Original Research ARTICLE

Front. Integr. Neurosci., 14 December 2010 | doi: 10.3389/fnint.2010.00128

Vocalization induced cFos expression in marmoset cortex

Cory T. Miller1,2*, Audrey DiMauro1, Ashley Pistorio1, Stewart Hendry3 and Xiaoqin Wang1
  • 1 Laboratory of Auditory Neurophysiology, Department of Biomedical Engineering, School of Medicine, Johns Hopkins University, Baltimore, MD, USA
  • 2 Cortical Systems and Behavior Laboratory, Department of Psychology, University of California, San Diego, La Jolla, CA, USA
  • 3 Department of Neuroscience, Zanvyl Krieger Mind/Brain Institute, Johns Hopkins University, School of Medicine, Baltimore, MD, USA

All non-human primates communicate with conspecifics using vocalizations, a system involving both the production and perception of species-specific vocal signals. Much of the work on the neural basis of primate vocal communication in cortex has focused on the sensory processing of vocalizations, while relatively little data are available for vocal production. Earlier physiological studies in squirrel monkeys had shed doubts on the involvement of primate cortex in vocal behaviors. The aim of the present study was to identify areas of common marmoset (Callithrix jacchus) cortex that are potentially involved in vocal communication. In this study, we quantified cFos expression in three areas of marmoset cortex – frontal, temporal (auditory), and medial temporal – under various vocal conditions. Specifically, we examined cFos expression in these cortical areas during the sensory, motor (vocal production), and sensory–motor components of vocal communication. Our results showed an increase in cFos expression in ventrolateral prefrontal cortex as well as the medial and lateral belt areas of auditory cortex in the vocal perception condition. In contrast, subjects in the vocal production condition resulted in increased cFos expression only in dorsal premotor cortex. During the sensory–motor condition (antiphonal calling), subjects exhibited cFos expression in each of the above areas, as well as increased expression in perirhinal cortex. Overall, these results suggest that various cortical areas outside primary auditory cortex are involved in primate vocal communication. These findings pave the way for further physiological studies of the neural basis of primate vocal communication.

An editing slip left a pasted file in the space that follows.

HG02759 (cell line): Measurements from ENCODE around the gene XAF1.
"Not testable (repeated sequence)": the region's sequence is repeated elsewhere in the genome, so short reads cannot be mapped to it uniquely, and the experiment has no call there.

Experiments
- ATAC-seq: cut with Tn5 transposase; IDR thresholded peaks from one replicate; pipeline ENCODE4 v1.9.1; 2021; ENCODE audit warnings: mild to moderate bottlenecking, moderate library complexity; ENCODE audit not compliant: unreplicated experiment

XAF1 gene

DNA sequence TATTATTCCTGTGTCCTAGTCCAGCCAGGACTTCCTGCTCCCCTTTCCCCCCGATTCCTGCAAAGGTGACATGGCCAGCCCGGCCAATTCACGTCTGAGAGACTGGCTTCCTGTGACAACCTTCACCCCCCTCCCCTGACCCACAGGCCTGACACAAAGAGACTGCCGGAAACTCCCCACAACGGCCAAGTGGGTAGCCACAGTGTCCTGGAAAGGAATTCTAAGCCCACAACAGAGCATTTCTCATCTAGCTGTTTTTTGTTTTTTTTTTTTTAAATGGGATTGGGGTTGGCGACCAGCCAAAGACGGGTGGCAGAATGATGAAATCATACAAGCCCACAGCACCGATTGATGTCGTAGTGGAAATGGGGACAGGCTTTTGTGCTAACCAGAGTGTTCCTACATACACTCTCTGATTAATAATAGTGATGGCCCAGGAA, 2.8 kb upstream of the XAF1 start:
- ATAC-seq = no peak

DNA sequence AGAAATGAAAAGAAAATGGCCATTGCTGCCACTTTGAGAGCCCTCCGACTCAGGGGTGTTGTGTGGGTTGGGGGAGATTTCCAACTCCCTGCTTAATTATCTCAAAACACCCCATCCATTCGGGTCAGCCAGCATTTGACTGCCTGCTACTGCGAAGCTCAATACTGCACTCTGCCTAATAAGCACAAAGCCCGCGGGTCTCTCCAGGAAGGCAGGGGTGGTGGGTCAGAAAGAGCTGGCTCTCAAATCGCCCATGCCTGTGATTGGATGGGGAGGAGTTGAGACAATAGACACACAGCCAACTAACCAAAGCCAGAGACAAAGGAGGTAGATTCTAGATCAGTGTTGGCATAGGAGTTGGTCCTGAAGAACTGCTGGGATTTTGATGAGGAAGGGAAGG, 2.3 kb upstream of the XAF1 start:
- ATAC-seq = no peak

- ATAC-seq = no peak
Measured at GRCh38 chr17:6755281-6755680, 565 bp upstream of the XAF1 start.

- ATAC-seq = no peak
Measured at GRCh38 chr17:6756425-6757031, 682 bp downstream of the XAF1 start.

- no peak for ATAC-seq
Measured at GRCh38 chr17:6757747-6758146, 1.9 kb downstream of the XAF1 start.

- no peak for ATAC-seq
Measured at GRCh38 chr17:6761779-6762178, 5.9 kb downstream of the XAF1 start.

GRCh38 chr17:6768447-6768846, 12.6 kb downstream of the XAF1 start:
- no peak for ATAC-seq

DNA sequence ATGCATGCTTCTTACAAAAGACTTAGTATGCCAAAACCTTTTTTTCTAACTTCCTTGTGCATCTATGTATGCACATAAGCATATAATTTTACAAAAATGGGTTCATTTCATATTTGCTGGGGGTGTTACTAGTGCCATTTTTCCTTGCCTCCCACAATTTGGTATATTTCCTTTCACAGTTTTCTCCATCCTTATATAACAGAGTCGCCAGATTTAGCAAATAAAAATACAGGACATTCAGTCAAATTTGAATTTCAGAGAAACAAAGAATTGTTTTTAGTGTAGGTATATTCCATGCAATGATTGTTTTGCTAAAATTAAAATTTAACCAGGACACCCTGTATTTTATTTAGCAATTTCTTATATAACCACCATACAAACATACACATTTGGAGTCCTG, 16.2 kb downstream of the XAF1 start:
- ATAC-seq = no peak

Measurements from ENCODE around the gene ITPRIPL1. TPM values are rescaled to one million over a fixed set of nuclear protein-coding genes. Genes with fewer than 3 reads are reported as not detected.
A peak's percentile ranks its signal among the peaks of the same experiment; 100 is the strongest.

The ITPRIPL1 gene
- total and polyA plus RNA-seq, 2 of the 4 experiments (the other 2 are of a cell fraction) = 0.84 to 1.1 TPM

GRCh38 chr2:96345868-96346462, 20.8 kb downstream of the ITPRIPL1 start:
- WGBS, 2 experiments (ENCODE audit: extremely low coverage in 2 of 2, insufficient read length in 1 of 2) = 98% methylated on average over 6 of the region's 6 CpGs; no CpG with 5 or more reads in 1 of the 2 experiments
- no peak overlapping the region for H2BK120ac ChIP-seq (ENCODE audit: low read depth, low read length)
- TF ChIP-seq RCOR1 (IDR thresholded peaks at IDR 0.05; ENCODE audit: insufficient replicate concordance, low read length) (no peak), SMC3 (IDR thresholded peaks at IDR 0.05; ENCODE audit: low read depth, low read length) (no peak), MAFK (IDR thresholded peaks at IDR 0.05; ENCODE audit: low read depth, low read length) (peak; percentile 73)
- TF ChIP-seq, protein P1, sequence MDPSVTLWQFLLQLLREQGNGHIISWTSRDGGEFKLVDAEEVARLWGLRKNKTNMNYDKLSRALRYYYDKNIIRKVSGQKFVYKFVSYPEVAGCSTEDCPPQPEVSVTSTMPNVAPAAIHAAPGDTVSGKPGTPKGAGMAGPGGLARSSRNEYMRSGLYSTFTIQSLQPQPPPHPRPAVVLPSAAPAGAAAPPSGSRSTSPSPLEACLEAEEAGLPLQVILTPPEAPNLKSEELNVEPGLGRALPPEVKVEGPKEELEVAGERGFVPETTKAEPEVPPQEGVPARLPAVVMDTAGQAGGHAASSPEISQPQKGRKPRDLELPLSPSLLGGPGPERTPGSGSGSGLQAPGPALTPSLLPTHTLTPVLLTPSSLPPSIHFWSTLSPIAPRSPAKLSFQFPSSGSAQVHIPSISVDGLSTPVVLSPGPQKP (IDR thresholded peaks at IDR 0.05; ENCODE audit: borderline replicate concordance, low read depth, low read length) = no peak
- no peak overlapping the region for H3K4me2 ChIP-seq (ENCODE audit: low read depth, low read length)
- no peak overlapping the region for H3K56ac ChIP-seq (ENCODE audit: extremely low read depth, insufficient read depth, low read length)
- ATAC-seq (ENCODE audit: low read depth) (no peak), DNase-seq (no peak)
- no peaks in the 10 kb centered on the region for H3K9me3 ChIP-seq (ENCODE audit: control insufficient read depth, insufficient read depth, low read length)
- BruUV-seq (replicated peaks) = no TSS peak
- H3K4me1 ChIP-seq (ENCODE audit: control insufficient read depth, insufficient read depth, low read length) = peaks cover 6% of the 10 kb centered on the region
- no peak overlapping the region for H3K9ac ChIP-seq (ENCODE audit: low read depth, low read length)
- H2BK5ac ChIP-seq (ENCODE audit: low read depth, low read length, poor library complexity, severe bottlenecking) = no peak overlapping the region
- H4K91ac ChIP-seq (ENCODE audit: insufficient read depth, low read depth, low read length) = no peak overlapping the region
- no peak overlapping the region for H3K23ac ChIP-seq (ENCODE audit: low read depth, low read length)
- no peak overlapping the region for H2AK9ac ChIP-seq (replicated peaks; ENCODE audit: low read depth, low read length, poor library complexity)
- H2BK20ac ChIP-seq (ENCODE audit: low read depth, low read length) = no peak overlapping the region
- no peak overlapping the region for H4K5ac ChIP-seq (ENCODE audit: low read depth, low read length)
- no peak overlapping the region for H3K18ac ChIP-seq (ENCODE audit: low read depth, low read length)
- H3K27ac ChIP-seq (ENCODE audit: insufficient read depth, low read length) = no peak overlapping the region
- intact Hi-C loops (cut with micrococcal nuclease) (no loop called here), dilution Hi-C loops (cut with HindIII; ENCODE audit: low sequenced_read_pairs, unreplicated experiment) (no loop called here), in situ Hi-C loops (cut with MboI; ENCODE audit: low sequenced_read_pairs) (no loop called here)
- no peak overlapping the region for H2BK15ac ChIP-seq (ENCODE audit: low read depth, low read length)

Keywords: immediate early gene expression, common marmoset, vocal communication, frontal cortex, auditory cortex, medial temporal cortex

Citation: Miller CT, DiMauro A, Pistorio A, Hendry S and Wang X (2010) Vocalization induced cFos expression in marmoset cortex. Front. Integr. Neurosci. 4:128. doi: 10.3389/fnint.2010.00128

Received: 17 August 2010; Paper pending published: 08 October 2010;
Accepted: 30 November 2010; Published online: 14 December 2010.

Edited by:

David C. Spray, Albert Einstein College of Medicine, USA

Reviewed by:

Dumitru A. Lacobas, Albert Einstein College of Medicine of Yeshiva University, USA
Jean Hebert, Albert Einstein College of Medicine, USA

Copyright: © 2010 Miller, DiMauro, Pistorio, Hendry and Wang. This is an open-access article subject to an exclusive license agreement between the authors and the Frontiers Research Foundation, which permits unrestricted use, distribution, and reproduction in any medium, provided the original authors and source are credited.

*Correspondence: Cory T. Miller, Cortical Systems and Behavior Laboratory, Department of Psychology, University of California, San Diego, 9500 Gilmann Drive #109, La Jolla, CA 92093, USA. e-mail: corymiller@ucsd.edu

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